Dollar Shave Club’s Michael Dubin at his Venice office last year.

Dollar Shave Club’s Michael Dubin at his Venice office last year. Photo by Ringo Chiu.

Newly raised money brought with it raised expectations, as the company was confronted with the potential of being a one-hit wonder. What’s more, subscription e-commerce has been falling out of favor with tech investors, which puts added pressure on Dollar Shave Club to stay sharp.

“It’s very difficult for e-commerce retailers to sustain a strong customer base once the novelty of a particular program or campaign wears off,” said Ali Lipson, a senior retail analyst at Chicago research firm Mintel Ltd. “Though the concept of Dollar Shave Club is unique, the products can be found in many retail channels.”

Sequel syndrome?

Dollar Shave Club’s long-awaited sequel, as is typical of sequels, is dividing fans so far.

The style of the video is the same as the one that launched the business: Dubin walks across sets, brusquely interacting with employees, a child and a costumed bear, all the while touting the virtues of One Wipe Charlies.

Plenty of commenters on the video’s YouTube page have extolled the company’s “marketing genius.”

But with just over a half-million views after the first 24 hours – and slowing considerably – it appears the trajectory won’t match its predecessor’s. One Market’s Fox dubbed the second video “underwhelming.”

Dubin, who spoke with the Business Journal prior to the video’s June 4 launch, knew One Wipe Charlies might cause people to do a double take.

“It’s a bold statement,” he said, “but we wanted to plant our flag on the far end of the field.”

More important to Dubin, however, is the category Dollar Shave Club is entering. The $9 billion toilet paper market the company is vying for with One Wipe Charlies is its biggest yet. And with a fervent belief that it’s proposing a better solution to a messy problem, Dubin thinks the company stands a chance of tearing off a sizable piece of that industry.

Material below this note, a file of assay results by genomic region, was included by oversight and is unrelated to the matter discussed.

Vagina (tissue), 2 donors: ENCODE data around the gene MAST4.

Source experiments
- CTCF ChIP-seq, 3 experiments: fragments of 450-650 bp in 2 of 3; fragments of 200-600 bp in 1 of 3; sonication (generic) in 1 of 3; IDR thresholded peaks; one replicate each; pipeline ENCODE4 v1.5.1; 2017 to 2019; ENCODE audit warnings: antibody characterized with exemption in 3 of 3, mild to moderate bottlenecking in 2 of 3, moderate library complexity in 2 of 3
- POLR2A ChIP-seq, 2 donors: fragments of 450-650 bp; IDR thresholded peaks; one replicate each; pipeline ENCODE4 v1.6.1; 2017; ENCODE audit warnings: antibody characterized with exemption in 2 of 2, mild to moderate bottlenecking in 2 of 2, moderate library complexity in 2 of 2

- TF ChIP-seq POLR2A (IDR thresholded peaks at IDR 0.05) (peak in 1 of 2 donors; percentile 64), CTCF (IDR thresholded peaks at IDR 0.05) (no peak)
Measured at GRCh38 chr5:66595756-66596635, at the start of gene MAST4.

It has already touched off some debate online about the usage of wipes as an alternative to toilet paper, but it might not be as obscure as it seems.

Dollar Shave Club executives cited reports by research firms Mintel and Iri Worldwide that say 51 percent of men have used flushable wipes. And yet they might not have the same pricing appeal of razors: A box of 600 wipes costs $18 at Costco.

As the company attempts to go further into outré male grooming products, USC’s Kalb said, it could well learn from the nearly 100-year-old strategy pioneered by its largest competitor – Gillette (now a unit of Cincinnati’s Proctor & Gamble Co.)

“Nobody was buying Gillette razors until they started giving them away practically for free, and people realized how much they like them,” Kalb said. “Dollar Shave Club needs to do something similar if it wants to break men’s habits in the bathroom.”

This next slate could prove far trickier for the company. While razors are a product people use on a fairly predictable basis – each one lasts about a week for daily shavers – it is difficult to time the consumption of items such as wipes or toothpaste (something Dollar Shave Club execs have mused about as a future offering). Dubin said the company will closely monitor customers’ buying habits so it can make informed recommendations of when guys need to reup.

And with more products in the pipeline, Dubin is taking a broad view. So even if the wipes don’t stick, something else might.

“We like to think we started with razors the way Amazon started with books,” Dubin said.